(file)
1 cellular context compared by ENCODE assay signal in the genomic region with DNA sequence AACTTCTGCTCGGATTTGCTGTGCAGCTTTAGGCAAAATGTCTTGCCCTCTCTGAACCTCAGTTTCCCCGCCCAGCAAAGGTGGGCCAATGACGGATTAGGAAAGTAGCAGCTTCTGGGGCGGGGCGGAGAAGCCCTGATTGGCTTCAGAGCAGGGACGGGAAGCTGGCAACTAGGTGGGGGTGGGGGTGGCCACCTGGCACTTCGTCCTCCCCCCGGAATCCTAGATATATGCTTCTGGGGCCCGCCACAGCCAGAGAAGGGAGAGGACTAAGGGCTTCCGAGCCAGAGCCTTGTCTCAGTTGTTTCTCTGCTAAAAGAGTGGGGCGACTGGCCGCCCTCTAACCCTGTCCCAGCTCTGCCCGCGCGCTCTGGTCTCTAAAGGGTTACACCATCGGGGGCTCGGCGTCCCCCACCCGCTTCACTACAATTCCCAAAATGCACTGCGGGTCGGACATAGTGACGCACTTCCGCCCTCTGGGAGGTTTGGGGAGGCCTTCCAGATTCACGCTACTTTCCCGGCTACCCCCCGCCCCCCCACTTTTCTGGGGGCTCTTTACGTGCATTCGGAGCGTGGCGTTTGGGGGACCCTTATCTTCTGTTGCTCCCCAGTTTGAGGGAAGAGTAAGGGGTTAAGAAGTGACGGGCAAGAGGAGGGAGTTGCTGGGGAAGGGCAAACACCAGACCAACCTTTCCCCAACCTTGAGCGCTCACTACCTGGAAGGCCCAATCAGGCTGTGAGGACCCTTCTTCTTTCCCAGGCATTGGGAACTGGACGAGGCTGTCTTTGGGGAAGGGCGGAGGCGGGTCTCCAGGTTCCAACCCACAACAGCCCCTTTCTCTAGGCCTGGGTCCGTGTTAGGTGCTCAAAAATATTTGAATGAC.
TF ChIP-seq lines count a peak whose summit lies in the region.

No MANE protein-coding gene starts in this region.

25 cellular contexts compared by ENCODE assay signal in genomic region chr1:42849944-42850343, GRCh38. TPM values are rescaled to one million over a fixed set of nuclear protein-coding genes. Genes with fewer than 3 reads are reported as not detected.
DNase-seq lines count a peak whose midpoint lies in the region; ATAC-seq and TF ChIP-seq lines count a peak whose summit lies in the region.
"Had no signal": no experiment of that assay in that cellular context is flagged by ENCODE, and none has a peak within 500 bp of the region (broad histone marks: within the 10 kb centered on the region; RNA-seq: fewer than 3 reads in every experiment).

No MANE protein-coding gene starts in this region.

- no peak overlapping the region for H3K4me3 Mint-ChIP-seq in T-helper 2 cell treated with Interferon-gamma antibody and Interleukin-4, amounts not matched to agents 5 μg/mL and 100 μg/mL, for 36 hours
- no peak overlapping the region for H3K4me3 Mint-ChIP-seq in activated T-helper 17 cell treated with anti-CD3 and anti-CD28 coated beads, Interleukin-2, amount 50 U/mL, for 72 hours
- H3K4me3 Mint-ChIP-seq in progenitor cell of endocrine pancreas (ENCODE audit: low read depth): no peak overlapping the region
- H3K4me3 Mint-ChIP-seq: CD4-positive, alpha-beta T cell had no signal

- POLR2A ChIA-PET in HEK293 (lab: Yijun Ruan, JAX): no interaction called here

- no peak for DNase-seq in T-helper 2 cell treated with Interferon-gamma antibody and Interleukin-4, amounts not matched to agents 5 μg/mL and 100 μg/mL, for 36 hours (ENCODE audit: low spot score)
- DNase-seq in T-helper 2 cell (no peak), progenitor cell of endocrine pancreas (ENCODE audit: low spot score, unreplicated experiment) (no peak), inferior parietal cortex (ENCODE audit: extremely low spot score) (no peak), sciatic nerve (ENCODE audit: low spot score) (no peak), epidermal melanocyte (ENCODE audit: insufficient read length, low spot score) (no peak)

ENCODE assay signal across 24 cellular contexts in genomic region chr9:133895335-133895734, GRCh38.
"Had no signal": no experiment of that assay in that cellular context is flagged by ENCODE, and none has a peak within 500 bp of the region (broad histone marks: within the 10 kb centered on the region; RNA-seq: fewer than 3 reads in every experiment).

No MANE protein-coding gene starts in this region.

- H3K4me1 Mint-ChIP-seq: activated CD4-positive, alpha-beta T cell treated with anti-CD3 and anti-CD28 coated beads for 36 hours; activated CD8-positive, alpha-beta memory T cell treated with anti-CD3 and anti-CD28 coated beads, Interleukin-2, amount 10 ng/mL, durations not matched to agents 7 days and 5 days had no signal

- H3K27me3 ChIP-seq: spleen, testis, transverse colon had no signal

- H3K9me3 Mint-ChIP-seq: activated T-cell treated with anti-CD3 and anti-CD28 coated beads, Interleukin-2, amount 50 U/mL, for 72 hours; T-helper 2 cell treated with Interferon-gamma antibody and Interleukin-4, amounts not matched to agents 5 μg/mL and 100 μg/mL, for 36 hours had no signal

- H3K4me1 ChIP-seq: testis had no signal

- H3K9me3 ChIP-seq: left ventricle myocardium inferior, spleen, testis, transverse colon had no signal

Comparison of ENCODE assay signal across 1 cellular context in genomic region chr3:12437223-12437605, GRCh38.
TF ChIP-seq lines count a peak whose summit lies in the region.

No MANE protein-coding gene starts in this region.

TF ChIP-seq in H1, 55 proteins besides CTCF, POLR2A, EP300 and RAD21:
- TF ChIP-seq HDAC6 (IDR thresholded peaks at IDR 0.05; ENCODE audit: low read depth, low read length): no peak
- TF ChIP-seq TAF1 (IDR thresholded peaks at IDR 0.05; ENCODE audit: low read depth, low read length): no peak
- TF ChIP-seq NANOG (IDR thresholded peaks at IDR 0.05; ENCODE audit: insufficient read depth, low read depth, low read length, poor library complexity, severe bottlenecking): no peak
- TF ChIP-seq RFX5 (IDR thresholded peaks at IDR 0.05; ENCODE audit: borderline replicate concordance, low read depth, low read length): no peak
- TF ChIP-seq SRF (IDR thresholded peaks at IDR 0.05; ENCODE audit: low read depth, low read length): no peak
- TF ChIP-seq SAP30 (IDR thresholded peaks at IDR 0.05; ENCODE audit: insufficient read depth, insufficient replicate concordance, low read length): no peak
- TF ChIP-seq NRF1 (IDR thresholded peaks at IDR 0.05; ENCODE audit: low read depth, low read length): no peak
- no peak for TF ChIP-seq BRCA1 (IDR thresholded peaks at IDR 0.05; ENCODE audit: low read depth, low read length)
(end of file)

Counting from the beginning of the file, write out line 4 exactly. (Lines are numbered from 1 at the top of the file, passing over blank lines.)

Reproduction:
25 cellular contexts compared by ENCODE assay signal in genomic region chr1:42849944-42850343, GRCh38. TPM values are rescaled to one million over a fixed set of nuclear protein-coding genes. Genes with fewer than 3 reads are reported as not detected.